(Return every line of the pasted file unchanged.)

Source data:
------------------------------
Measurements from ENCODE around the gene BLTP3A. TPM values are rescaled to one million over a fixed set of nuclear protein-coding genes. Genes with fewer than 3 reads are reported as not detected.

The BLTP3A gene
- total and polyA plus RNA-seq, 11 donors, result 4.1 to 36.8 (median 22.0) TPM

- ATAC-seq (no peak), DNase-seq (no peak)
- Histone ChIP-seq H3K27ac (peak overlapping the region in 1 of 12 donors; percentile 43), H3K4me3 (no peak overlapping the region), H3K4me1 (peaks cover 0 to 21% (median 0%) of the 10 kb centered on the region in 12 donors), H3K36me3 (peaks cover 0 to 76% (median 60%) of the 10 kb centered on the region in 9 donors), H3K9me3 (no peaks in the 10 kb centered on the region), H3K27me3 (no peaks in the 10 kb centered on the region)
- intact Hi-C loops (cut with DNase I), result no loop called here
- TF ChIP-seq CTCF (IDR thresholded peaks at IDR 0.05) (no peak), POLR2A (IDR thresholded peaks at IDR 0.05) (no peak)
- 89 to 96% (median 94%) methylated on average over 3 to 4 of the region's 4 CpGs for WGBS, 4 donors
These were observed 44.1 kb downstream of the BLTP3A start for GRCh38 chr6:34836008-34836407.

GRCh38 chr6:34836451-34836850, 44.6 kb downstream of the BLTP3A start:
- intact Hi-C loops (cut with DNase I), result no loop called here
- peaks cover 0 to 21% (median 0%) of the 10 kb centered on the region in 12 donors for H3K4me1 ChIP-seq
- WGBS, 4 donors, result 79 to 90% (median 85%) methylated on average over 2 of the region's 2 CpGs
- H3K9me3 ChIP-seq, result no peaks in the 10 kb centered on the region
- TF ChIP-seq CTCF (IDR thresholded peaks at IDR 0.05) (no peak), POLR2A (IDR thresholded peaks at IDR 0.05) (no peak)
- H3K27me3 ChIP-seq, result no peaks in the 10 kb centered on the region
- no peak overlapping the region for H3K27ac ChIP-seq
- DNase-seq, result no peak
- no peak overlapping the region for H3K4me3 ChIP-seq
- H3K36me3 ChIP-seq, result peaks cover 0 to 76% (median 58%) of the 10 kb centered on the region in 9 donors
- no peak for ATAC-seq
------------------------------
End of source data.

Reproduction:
Measurements from ENCODE around the gene BLTP3A. TPM values are rescaled to one million over a fixed set of nuclear protein-coding genes. Genes with fewer than 3 reads are reported as not detected.

The BLTP3A gene
- total and polyA plus RNA-seq, 11 donors, result 4.1 to 36.8 (median 22.0) TPM

- ATAC-seq (no peak), DNase-seq (no peak)
- Histone ChIP-seq H3K27ac (peak overlapping the region in 1 of 12 donors; percentile 43), H3K4me3 (no peak overlapping the region), H3K4me1 (peaks cover 0 to 21% (median 0%) of the 10 kb centered on the region in 12 donors), H3K36me3 (peaks cover 0 to 76% (median 60%) of the 10 kb centered on the region in 9 donors), H3K9me3 (no peaks in the 10 kb centered on the region), H3K27me3 (no peaks in the 10 kb centered on the region)
- intact Hi-C loops (cut with DNase I), result no loop called here
- TF ChIP-seq CTCF (IDR thresholded peaks at IDR 0.05) (no peak), POLR2A (IDR thresholded peaks at IDR 0.05) (no peak)
- 89 to 96% (median 94%) methylated on average over 3 to 4 of the region's 4 CpGs for WGBS, 4 donors
These were observed 44.1 kb downstream of the BLTP3A start for GRCh38 chr6:34836008-34836407.

GRCh38 chr6:34836451-34836850, 44.6 kb downstream of the BLTP3A start:
- intact Hi-C loops (cut with DNase I), result no loop called here
- peaks cover 0 to 21% (median 0%) of the 10 kb centered on the region in 12 donors for H3K4me1 ChIP-seq
- WGBS, 4 donors, result 79 to 90% (median 85%) methylated on average over 2 of the region's 2 CpGs
- H3K9me3 ChIP-seq, result no peaks in the 10 kb centered on the region
- TF ChIP-seq CTCF (IDR thresholded peaks at IDR 0.05) (no peak), POLR2A (IDR thresholded peaks at IDR 0.05) (no peak)
- H3K27me3 ChIP-seq, result no peaks in the 10 kb centered on the region
- no peak overlapping the region for H3K27ac ChIP-seq
- DNase-seq, result no peak
- no peak overlapping the region for H3K4me3 ChIP-seq
- H3K36me3 ChIP-seq, result peaks cover 0 to 76% (median 58%) of the 10 kb centered on the region in 9 donors
- no peak for ATAC-seq